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Keswick Convention


WHILE the established churches worry about declining congregations, the evangelical Christian movement is growing apace. And clear evidence of this comes at the annual Keswick Convention, which this year topped all records and saw around 12,000 people attending the three week long event.
In these days of pop festivals it is sobering to see that 3,000 people at a time attended celebrations at which dynamic preachers broadcast the Christian faith to anyone who cares to take part.
The Conventions, that started as a modest gathering on the St John's vicarage lawn in 1875 now needs extra camp sites, park and ride services and even broadcasts hymn singing and charismatic bible-quoting preachers over internet TV channels.
Operations manager, Simon Overend tries to explain the success of the Conventions: "Perhaps the credit crunch has led more people to search for better meaning in their lives...people are asking 'what can we put our trust in?'
"We have seen that while the established churches sometimes struggle to maintain congregations, the less structured evangelical churches have grown and evolved." He hints, quite rightly, that hymn singing by 3,000 voices in the beautiful Lakeland fells is somewhat more inspiring than a gathering of 25 in a cool and damp church.
Simon adds that anyone can come to the Conventions and there is no need for formal registration. The only proviso is that visitors have to make their own accommodation arrangements, but with Keswick's thriving bed and breakfast scene this should no be an issue. Explaining what drives the Conventioners, he says: "It is inclusive, warmly welcoming all evangelical 'tribes' and seeking to operate 'with a generosity of spirit in this regard and no narrowing of our position'. The Convention's motto remained - 'All One in Christ Jesus'."
Simon concedes that this year has seen some 'negative feedback' from some in the local community over noise levels, car parking and an alleged reduction in trade for certain businesses.
But Simon says the Convention is making every effort to address the concerns, including provision of the park and ride service.
Personally I think many towns that have tourism as part of their economy would give their eye-teeth to be hosting a three-week event attracting 12,000 to the area. It is interesting to compare the situation in Keswick with that at Whitehaven where the sterling efforts of volunteers to organise the massive Maritime Festival were greeted by grumbles by a minority of traders who claimed it did nothing for the town.
One of the better known preachers who took the pulpit, or should we say microphone, at Keswick was the late US evangelist Billy Graham. He came in 1975, followed by his daughter, Anne Graham Lotz who preached to thousands in 2004.
The Convention has an office complex in Skiddaw Street and is both a charity and company limited by guarantee. It has a board of trustees and the new chairman is Mr Jonathan Lamb, a director of Langham Preachings.
The first Convention was organised by Canon Thomas Harford-Battersby, and his friend Robert Wilson. Harford-Battersby was Vicar of St John's Church in Keswick, and he chose to hold the first event in a tent erected on his lawn. Three or four hundred people attended, and within a few years, Christians from all over the world were making an annual pilgrimage to the little Lake District town, to hear the best Bible teachers that were available.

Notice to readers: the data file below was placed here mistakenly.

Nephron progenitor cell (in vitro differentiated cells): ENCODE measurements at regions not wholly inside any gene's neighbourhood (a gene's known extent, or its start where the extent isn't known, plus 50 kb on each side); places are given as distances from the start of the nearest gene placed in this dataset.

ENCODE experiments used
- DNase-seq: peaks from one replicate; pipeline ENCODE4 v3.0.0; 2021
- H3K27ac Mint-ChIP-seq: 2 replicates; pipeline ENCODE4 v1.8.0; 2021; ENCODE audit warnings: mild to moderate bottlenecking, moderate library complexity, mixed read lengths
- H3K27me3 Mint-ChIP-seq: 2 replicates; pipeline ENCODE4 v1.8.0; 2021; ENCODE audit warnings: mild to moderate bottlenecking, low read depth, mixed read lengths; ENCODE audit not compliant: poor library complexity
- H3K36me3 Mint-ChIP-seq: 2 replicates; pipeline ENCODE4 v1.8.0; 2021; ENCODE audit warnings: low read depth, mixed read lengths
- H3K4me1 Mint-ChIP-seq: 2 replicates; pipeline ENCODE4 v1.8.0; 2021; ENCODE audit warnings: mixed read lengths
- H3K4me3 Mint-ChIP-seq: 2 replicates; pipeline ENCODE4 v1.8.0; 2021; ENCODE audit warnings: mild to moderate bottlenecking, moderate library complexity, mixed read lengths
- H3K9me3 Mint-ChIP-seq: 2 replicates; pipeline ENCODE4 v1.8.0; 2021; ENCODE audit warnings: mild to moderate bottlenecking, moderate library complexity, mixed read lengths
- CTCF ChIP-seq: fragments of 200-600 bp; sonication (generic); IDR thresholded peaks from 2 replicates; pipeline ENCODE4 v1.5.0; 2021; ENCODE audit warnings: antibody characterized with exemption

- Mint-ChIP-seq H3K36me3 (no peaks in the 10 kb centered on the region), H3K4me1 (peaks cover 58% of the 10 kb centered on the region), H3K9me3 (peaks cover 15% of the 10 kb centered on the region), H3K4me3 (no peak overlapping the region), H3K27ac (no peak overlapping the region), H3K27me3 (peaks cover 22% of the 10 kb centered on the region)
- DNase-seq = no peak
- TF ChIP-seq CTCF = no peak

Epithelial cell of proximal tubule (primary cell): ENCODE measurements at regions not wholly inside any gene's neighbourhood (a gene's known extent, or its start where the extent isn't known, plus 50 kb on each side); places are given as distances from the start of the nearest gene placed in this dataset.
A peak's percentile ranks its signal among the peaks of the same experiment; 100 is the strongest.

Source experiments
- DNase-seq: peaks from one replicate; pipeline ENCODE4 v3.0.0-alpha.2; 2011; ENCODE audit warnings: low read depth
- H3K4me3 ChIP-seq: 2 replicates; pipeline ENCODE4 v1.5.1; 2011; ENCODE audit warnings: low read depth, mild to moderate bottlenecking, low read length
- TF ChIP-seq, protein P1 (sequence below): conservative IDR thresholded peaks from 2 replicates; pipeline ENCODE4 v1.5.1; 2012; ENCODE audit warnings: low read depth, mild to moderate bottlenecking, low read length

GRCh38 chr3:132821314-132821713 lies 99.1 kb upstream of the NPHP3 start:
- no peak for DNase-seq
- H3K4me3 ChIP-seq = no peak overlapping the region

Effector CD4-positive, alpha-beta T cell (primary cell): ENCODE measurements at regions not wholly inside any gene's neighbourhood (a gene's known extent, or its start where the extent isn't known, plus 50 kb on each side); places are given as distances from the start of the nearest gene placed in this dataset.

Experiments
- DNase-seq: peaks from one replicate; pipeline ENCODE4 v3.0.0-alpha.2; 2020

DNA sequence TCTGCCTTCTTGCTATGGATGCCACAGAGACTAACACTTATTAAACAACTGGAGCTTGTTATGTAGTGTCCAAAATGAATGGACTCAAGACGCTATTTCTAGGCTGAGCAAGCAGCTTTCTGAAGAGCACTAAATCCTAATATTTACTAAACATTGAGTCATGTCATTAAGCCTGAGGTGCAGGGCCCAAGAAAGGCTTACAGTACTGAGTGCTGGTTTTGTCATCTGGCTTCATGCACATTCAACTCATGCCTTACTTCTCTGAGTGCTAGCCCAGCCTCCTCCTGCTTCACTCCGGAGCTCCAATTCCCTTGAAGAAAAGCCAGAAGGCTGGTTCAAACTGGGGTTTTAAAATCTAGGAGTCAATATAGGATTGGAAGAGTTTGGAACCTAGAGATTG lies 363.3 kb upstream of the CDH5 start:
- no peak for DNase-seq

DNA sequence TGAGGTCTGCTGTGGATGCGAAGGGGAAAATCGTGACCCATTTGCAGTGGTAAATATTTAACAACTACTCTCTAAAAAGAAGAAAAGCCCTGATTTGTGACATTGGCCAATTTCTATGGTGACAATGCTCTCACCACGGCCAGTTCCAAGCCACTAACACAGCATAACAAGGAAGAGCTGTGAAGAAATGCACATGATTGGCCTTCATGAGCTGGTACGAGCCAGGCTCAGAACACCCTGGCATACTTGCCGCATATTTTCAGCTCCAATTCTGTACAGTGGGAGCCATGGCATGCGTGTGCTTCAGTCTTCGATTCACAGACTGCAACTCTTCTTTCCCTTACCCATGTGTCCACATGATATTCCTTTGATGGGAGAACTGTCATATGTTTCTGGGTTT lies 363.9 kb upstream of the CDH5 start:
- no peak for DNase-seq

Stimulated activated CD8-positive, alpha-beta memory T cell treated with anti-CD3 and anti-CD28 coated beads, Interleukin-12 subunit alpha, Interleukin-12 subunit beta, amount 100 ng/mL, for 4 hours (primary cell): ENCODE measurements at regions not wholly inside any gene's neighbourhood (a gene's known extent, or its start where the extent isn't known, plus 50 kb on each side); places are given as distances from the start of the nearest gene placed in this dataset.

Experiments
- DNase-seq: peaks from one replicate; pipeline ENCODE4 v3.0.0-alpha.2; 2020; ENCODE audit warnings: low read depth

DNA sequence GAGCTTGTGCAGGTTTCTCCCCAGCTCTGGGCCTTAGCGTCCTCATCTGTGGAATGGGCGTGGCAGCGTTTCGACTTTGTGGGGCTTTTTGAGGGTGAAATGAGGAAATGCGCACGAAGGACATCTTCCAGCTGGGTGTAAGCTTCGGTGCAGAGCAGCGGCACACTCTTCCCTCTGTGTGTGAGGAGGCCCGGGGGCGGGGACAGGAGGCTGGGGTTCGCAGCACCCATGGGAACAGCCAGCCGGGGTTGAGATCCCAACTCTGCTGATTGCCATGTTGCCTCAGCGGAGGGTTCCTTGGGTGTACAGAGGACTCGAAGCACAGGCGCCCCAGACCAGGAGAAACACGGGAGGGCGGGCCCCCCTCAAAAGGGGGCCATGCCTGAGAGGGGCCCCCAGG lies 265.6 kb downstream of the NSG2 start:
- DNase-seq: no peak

The early Conventions met with a number of setbacks, in particular criticism from those who were suspicious of the teaching on the higher life, but numbers attending grew steadily and many mini-Keswick conventions were held elsewhere. The language of 'higher life' was later abandoned. Initially very much an Anglican event, the Convention's motto `all one in Christ Jesus' was soon worked out on the platform, as speakers from many other denominations were welcomed. This has contributed to its growth. F.B. Meyer, a Baptist was the leading international representative of Keswick in the early twentieth century. United Communion services at the end of the week were introduced in 1929.
A second week of convention was started at Keswick in 1969, and this has grown to be equal in status and attendance to the first week, though for some years it was called the 'Holiday Convention' with less meetings being arranged and more family related activity. A third week began in 2001, which reflects the considerable success of week 2 in attracting families and younger people. The benefits of the Keswick Convention are not limited to the town of Keswick itself. Today there are many annual meetings, some of them very large indeed, that either still use the Keswick label or owe their existence to the Convention, held not only in the UK but also around the world, including in Japan, Australia, Jamaica, North America, India, parts of Africa and New Zealand. Perhaps Australia has more 'Keswick' Conventions per head of the population than any other country, with gatherings in or near all the main cities. The significance of these gatherings has continued and the Northern Territories capital of Darwin began a Keswick Convention in the 1990s. Other more recently launched 'Keswicks' include the 'Keswick Christian Life Convention' in Nairobi, Kenya, and the 'Keswick' Conventions in Romania and Zimbabwe. (DS 2009)

*Significant new developments have taken place in recent years. In 1997 the Rawnsley Hall, near the centre of Keswick, formerly part of Keswick School, was purchased for use by the Convention. In 2015 the churches bought the former Cumberland Pencils factory and produced ambitious plans to create a huge Convention centre.

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